Previous data packet buffering and handling methods involved many read operations, for example reading data descriptors from the host memory by polling the hardware. As a result, the host memory read operations took a long time as compared to the host memory write operations. Read operations therefore took a lot of overhead, which is undesirable when buffering time-sensitive data packets (low latency), such as audio, video, etc. Even when using a fast bus for time-sensitive data packets, the bus was often unable to get a read done in one transaction. Instead, the bus tried the read operation in several tries, each time having to reschedule each read which was controlled by a bus arbiter. This caused even a single read to be time consuming. Read operations also caused the host to have to stop and wait for a data return, thereby creating slow and inefficient processing, and thus lost bandwidth due to unnecessary overhead traffic. Polling the ownership bits further caused lost bandwidth and unnecessary traffic. For example, every time a hardware DMA engine finished transmitting or receiving, the DMA engine went into the host memory descriptor ring and changed the ownership bits to the host. This constant changing of ownership bits were therefore an inefficient and wasteful use of bus bandwidth. On the other hand, direct writes to memory are much faster. In a multi-processor and/or multi-thread system, service interrupts to the host caused all processors or threads to be activated to determine which interrupts had been enabled, which tended to increase processor overhead and reduce the efficient use of the processors or threads.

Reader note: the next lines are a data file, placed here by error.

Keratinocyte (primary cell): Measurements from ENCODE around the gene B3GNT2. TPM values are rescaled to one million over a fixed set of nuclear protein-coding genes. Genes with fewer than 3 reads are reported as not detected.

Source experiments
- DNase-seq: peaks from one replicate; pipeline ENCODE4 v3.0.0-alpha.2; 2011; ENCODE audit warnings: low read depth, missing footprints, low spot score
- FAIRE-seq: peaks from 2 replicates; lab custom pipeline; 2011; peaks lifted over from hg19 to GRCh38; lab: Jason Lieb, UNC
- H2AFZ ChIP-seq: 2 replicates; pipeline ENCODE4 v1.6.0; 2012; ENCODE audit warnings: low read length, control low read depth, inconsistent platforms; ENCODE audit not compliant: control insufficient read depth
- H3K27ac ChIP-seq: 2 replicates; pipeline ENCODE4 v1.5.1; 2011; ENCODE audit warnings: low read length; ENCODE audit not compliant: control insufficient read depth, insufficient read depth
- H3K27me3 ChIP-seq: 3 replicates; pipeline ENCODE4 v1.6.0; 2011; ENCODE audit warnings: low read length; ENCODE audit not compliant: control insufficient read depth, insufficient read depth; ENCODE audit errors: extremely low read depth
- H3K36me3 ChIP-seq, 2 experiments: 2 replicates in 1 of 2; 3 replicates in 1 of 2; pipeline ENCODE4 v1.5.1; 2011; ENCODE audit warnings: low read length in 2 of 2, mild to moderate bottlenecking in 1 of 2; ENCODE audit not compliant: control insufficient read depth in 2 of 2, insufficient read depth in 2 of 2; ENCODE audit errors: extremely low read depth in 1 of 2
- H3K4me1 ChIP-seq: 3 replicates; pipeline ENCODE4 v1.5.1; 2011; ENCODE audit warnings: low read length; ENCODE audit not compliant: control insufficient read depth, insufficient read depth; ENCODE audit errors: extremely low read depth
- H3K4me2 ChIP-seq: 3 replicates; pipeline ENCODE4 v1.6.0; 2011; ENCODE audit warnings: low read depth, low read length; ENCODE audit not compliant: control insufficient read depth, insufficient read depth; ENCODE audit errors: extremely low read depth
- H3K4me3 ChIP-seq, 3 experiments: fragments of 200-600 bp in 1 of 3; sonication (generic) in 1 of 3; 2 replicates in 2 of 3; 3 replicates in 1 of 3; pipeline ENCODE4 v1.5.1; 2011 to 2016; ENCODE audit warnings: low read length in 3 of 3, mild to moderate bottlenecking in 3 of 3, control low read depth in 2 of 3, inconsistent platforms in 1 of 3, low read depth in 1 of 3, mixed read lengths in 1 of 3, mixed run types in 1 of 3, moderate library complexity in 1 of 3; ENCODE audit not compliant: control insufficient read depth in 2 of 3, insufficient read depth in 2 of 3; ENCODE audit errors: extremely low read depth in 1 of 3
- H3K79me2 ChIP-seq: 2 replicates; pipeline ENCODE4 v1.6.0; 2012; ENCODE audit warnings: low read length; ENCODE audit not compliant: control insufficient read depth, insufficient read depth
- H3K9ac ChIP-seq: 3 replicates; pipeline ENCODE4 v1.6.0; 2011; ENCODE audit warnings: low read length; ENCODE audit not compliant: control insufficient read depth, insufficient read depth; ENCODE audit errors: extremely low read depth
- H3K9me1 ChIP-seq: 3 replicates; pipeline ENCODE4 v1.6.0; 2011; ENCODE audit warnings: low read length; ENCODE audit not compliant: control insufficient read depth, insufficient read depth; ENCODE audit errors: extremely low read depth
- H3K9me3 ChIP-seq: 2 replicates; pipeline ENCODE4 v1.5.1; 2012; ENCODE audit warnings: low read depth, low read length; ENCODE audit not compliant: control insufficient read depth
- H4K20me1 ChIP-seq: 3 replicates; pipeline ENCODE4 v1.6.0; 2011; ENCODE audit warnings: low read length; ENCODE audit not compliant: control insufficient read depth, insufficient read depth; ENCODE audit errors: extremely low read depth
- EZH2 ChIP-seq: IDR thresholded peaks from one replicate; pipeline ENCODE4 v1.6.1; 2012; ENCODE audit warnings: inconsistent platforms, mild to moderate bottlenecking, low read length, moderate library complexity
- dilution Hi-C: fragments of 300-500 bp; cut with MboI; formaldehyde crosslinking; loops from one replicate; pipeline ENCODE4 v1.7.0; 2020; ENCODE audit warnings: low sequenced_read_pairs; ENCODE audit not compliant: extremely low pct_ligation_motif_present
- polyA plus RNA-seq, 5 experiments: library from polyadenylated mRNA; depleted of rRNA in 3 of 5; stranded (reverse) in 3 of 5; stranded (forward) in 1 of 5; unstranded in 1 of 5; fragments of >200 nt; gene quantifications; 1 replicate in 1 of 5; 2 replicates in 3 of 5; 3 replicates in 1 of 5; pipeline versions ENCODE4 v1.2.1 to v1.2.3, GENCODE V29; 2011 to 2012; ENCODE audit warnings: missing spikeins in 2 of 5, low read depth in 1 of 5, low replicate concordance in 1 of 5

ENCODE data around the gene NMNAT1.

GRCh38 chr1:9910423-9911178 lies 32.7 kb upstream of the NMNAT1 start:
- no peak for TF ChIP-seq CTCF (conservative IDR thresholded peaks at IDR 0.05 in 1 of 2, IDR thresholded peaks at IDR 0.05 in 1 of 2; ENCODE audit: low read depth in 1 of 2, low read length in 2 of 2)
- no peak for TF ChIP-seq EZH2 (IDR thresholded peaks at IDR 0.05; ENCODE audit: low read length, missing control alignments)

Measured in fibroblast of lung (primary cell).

However, there are few implementations that try to solve issues such as slow response time, high processor overhead, host/hardware polling, long latency due to double or even triple layers of lookup and translation, and the utilization of a large cache to store the descriptor table and caching. At the same time, these few implementations include control logic which may be quite complicated and cause the die size of the chip to be large and increase verification time.